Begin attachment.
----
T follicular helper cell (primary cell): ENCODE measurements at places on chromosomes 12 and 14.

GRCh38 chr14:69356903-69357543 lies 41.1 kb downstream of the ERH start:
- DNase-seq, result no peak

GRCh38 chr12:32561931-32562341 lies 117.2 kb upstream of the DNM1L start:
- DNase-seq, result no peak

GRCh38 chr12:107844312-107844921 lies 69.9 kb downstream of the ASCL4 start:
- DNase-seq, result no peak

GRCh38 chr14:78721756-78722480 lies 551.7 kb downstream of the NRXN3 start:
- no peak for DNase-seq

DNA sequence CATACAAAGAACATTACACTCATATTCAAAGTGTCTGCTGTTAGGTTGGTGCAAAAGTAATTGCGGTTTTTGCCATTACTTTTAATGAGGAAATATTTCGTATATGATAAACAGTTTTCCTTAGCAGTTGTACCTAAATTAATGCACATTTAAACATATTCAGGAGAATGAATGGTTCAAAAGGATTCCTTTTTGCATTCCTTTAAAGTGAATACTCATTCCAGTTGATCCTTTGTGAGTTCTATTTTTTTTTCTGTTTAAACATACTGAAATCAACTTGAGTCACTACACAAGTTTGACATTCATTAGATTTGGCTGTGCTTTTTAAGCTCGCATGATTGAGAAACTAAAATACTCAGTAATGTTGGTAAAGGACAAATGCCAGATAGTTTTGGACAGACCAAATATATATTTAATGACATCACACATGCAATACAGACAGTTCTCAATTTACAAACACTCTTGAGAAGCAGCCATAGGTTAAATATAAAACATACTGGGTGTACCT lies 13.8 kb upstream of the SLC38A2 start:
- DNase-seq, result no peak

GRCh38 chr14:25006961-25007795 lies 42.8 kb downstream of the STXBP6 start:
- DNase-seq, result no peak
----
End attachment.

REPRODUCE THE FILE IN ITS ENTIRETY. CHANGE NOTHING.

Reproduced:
T follicular helper cell (primary cell): ENCODE measurements at places on chromosomes 12 and 14.

GRCh38 chr14:69356903-69357543 lies 41.1 kb downstream of the ERH start:
- DNase-seq, result no peak

GRCh38 chr12:32561931-32562341 lies 117.2 kb upstream of the DNM1L start:
- DNase-seq, result no peak

GRCh38 chr12:107844312-107844921 lies 69.9 kb downstream of the ASCL4 start:
- DNase-seq, result no peak

GRCh38 chr14:78721756-78722480 lies 551.7 kb downstream of the NRXN3 start:
- no peak for DNase-seq

DNA sequence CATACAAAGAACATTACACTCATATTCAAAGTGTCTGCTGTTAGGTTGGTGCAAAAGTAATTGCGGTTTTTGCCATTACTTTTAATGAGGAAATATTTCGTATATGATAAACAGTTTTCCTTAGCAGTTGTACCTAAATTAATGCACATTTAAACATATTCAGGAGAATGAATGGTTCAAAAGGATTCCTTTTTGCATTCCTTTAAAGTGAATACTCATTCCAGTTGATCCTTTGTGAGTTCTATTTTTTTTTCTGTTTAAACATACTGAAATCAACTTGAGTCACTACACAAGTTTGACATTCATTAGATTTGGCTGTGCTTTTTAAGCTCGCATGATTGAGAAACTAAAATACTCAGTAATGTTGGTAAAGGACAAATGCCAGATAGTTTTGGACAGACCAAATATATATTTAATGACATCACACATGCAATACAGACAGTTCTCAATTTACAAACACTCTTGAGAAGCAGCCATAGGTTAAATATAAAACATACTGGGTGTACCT lies 13.8 kb upstream of the SLC38A2 start:
- DNase-seq, result no peak

GRCh38 chr14:25006961-25007795 lies 42.8 kb downstream of the STXBP6 start:
- DNase-seq, result no peak